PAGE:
Federal agents will return to Waco today to look over the site that was once the Branch Davidian compound, authorities say.

Agents are scheduled to walk through the remains of the compound area between 8 and 9 a.m., said ATF spokesperson Jack Killorin.

“They had requested quite a while back to come back once it was over,” he said Friday. “Going back is a good part of the healing process.”

On Feb. 28, ATF agents engaged in a deadly shootout with religious sect members. The gunfire killed four agents and wounded 16.

Returning to the scene will help the agents cope with emotional and physical scars that resulted from the gunfire, he said.

Killorin stressed that the visit was not designed to be a public event.

“They’ll be going through with prosecutors, and the media is not to be a part of it,” he said. “They won’t take any questions or make any statements. There will also be no press conference after it’s over.”

At 2 p.m. today, the agents will attend a memorial service at Highland Baptist Church, 3014 Maple Avenue.

“As far as I know the media will not be allowed inside,” said Tommy Tudor, a marketing assistant for Hillcrest Baptist Medical Center.

Hospital officials answered calls concerning the service on Friday.

“There are certain invited guests. That’s what I understand,” he said.

Read the Tribune-Herald's 7-part investigative series on the inner workings of the Branch Davidians. Hours after Part 2 appeared in print, the ATF raided the group's compound.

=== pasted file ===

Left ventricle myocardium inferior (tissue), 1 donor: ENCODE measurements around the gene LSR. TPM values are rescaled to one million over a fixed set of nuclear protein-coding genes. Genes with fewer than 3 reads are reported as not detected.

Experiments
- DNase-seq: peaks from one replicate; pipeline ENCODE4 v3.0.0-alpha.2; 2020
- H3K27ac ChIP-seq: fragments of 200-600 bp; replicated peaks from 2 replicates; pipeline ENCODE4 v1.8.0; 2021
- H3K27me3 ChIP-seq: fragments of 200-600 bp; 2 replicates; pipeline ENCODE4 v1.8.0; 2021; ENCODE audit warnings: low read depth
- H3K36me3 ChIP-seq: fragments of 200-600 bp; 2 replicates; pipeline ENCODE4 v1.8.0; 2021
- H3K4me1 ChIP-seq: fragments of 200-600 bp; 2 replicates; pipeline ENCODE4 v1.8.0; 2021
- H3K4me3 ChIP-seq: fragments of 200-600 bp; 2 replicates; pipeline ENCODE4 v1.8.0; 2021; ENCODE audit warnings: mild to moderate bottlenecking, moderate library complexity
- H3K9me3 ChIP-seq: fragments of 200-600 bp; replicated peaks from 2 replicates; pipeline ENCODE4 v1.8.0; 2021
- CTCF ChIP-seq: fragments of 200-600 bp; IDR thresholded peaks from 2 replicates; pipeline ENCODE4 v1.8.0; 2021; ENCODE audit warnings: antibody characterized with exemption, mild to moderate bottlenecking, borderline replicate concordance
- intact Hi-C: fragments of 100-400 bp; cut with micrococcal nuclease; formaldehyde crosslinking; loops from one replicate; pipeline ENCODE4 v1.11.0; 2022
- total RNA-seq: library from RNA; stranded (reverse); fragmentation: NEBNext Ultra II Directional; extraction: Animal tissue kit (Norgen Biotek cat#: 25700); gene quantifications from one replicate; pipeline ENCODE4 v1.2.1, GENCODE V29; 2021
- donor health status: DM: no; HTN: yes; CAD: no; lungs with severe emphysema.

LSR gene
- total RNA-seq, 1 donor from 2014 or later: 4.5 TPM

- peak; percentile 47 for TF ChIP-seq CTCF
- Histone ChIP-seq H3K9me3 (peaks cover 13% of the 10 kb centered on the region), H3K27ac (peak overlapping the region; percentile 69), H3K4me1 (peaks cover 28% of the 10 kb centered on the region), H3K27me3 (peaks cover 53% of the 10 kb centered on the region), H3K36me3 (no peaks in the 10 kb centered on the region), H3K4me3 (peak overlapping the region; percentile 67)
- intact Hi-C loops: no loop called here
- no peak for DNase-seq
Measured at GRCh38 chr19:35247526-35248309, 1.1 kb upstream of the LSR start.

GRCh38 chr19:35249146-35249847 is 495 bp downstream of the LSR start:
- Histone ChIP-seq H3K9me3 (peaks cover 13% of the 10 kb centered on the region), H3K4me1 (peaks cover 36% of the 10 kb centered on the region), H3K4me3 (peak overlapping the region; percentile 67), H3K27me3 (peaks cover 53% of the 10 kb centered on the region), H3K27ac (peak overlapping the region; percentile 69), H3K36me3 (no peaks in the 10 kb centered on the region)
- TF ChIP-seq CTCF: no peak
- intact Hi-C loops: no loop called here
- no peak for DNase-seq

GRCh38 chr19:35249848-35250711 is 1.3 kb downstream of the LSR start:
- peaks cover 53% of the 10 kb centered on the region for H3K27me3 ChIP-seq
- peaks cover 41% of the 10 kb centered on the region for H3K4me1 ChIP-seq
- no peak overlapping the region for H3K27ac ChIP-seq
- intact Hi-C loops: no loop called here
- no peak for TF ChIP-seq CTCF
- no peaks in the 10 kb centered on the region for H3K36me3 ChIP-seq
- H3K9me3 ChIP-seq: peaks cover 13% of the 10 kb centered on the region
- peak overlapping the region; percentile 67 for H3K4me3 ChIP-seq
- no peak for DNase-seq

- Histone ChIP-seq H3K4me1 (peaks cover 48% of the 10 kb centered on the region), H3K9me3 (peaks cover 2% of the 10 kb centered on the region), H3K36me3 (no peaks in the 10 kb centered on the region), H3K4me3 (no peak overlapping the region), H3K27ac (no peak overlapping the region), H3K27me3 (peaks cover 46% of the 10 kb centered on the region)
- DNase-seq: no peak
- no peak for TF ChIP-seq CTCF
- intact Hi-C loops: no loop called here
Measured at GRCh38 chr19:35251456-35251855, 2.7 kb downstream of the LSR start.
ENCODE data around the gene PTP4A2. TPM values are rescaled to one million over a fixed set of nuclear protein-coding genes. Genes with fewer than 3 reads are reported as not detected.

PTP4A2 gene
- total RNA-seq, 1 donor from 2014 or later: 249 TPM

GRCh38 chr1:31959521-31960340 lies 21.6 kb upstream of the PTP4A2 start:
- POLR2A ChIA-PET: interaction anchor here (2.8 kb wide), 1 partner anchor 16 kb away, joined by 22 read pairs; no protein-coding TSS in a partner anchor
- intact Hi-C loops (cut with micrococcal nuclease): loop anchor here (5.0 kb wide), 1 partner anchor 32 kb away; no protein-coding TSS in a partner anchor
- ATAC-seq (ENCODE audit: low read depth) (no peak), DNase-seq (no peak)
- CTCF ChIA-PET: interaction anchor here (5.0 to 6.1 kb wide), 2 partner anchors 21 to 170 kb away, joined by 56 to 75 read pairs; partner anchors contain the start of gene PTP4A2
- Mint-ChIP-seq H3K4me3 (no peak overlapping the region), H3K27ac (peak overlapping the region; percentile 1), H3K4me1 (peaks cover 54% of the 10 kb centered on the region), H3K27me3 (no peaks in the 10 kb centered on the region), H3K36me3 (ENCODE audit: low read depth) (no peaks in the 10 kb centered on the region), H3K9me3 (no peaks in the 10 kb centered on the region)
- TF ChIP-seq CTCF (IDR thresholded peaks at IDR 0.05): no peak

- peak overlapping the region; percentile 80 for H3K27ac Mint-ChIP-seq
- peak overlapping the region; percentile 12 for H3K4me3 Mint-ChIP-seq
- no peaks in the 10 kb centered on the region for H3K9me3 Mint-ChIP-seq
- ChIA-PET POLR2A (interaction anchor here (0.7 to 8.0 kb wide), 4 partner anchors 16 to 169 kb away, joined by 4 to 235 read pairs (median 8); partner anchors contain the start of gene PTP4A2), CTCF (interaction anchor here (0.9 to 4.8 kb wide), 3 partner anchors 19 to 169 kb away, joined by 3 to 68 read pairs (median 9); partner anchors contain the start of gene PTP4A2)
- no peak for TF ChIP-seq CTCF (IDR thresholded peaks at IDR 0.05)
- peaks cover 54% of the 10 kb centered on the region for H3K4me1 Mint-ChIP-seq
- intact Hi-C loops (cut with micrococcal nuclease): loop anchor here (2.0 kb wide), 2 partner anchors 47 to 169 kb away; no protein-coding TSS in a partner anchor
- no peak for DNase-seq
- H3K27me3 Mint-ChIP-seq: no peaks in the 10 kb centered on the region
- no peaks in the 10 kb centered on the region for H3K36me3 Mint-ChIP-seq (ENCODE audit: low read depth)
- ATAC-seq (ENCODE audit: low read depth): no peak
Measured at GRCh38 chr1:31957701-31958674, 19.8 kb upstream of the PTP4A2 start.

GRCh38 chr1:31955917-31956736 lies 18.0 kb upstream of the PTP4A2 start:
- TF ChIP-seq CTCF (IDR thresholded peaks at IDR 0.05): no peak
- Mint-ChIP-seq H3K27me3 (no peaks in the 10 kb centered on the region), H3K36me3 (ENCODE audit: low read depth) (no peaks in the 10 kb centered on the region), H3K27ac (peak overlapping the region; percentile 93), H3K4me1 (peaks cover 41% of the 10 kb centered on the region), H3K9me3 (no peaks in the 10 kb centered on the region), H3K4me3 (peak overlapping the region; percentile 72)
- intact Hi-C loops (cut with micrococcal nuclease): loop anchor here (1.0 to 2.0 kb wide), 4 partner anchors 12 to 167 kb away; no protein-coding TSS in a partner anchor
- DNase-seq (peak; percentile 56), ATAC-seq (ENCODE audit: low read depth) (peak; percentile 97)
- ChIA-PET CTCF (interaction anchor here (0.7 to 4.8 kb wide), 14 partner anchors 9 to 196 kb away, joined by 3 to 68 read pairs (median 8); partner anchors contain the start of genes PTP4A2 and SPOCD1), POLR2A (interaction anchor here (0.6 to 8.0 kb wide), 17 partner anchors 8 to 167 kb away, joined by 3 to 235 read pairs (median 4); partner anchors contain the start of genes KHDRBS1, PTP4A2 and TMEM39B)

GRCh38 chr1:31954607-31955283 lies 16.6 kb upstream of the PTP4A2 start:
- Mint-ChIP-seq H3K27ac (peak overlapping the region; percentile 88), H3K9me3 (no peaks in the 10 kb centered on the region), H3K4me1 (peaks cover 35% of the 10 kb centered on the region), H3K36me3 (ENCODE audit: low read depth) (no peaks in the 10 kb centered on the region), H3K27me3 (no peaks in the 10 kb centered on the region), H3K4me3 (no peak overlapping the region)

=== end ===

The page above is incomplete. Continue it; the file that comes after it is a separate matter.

Read the Tribune-Herald’s account of the ATF raid on the Branch Davidian compound on Feb. 28, 1993. Four ATF agents and six in the compound were killed in the gunfight.

Read the daily news accounts of the 51-day siege at the Branch Davidian compound near Elk, which began Feb. 28 and lasted until April.

April 19 and beyond: FBI agents began inserting canisters of tear gas into the Branch Davidian compound in the early morning hours. By noon, it was on fire.

Federal officials left the compound site in late May 1993. As identifications of bodies continued, questions about the survivors, the compound and the cult itself began to emerge.

As the world began to take a critical look back at the events and legal proceedings continue, the ATF's bombshell report forces a shakeup at the top after the raid gone "tragically wrong."

In 1994, the surviving Davidians went on trial in San Antonio. Over six weeks, more than 140 witnesses testified, with the verdict coming just two days prior to the anniversary of the ATF raid.

The Rodenville shootout and the 1988 trial, the end of the world in 1959 and more stories from deep in the Trib archives.